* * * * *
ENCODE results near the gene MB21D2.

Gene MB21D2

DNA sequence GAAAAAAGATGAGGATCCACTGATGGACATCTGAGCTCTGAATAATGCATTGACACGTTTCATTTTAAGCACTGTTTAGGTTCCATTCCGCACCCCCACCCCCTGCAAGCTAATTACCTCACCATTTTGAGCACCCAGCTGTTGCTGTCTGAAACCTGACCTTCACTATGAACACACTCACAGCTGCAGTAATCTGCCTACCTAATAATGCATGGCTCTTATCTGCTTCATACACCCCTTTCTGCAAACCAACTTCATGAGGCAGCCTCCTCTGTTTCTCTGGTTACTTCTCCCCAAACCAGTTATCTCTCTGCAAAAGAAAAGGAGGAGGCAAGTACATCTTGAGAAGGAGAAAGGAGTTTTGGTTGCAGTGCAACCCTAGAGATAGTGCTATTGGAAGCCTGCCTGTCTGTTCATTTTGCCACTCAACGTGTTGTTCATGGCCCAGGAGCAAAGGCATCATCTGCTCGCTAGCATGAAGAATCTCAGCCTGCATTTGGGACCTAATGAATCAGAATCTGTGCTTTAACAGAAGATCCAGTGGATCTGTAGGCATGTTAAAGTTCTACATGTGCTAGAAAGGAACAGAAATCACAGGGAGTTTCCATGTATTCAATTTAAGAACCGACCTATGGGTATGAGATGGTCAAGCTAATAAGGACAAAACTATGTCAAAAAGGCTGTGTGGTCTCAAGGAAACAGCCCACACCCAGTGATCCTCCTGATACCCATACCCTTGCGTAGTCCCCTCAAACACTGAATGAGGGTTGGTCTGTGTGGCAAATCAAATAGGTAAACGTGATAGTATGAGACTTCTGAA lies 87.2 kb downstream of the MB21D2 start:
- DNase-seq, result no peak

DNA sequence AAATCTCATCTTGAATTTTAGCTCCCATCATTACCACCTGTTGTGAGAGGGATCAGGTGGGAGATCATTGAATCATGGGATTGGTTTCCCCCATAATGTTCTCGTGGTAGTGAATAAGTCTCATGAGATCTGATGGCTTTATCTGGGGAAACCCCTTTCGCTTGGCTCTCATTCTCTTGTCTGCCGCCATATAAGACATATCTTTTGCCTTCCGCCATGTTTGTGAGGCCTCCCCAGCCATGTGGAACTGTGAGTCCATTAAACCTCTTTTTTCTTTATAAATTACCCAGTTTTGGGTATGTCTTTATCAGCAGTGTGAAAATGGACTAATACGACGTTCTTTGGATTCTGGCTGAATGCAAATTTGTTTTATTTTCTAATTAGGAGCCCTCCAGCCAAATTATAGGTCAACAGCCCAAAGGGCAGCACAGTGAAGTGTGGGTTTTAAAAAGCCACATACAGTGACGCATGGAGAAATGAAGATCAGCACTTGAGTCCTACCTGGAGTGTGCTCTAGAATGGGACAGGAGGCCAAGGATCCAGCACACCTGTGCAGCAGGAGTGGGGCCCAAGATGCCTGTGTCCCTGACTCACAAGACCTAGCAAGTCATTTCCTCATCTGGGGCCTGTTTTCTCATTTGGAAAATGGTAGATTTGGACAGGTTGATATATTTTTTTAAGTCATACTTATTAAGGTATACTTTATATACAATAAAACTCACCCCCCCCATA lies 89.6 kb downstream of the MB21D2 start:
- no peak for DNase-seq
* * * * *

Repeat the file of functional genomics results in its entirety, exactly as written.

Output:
ENCODE results near the gene MB21D2.

Gene MB21D2

DNA sequence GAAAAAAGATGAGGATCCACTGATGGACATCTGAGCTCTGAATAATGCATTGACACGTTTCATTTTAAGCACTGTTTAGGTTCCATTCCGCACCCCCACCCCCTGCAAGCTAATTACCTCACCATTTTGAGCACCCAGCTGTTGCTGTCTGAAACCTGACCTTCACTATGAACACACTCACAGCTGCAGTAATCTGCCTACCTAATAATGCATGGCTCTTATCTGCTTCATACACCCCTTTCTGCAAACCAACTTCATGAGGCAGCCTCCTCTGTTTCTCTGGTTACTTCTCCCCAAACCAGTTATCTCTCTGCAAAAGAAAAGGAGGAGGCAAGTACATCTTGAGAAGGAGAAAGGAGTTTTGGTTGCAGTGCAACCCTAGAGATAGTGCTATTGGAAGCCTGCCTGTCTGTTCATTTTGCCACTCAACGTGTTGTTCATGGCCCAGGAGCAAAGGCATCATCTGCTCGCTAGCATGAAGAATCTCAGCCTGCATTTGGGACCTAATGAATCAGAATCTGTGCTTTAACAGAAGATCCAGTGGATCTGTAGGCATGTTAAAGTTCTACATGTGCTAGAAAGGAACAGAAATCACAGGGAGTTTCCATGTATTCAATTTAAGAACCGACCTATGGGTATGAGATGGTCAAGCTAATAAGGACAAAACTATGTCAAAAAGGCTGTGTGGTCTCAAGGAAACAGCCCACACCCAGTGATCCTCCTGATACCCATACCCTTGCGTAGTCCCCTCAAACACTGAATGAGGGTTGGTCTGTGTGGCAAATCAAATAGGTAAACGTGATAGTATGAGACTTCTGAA lies 87.2 kb downstream of the MB21D2 start:
- DNase-seq, result no peak

DNA sequence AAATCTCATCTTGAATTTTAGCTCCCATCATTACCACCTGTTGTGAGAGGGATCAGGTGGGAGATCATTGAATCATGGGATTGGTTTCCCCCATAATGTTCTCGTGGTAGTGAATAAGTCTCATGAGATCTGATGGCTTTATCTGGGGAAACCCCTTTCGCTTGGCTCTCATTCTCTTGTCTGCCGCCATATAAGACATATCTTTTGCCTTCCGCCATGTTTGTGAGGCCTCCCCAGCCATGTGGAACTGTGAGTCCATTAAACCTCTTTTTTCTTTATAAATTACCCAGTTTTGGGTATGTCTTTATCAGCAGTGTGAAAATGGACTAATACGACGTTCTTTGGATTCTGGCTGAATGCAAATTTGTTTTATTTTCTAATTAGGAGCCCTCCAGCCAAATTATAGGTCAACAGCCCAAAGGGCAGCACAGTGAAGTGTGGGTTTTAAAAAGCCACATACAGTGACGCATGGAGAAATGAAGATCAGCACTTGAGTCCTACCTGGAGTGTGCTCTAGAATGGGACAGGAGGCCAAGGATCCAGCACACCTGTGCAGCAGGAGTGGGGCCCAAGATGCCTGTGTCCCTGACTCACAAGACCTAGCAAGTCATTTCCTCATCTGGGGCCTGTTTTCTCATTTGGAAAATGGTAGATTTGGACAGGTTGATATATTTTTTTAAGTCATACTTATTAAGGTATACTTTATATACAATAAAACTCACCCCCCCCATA lies 89.6 kb downstream of the MB21D2 start:
- no peak for DNase-seq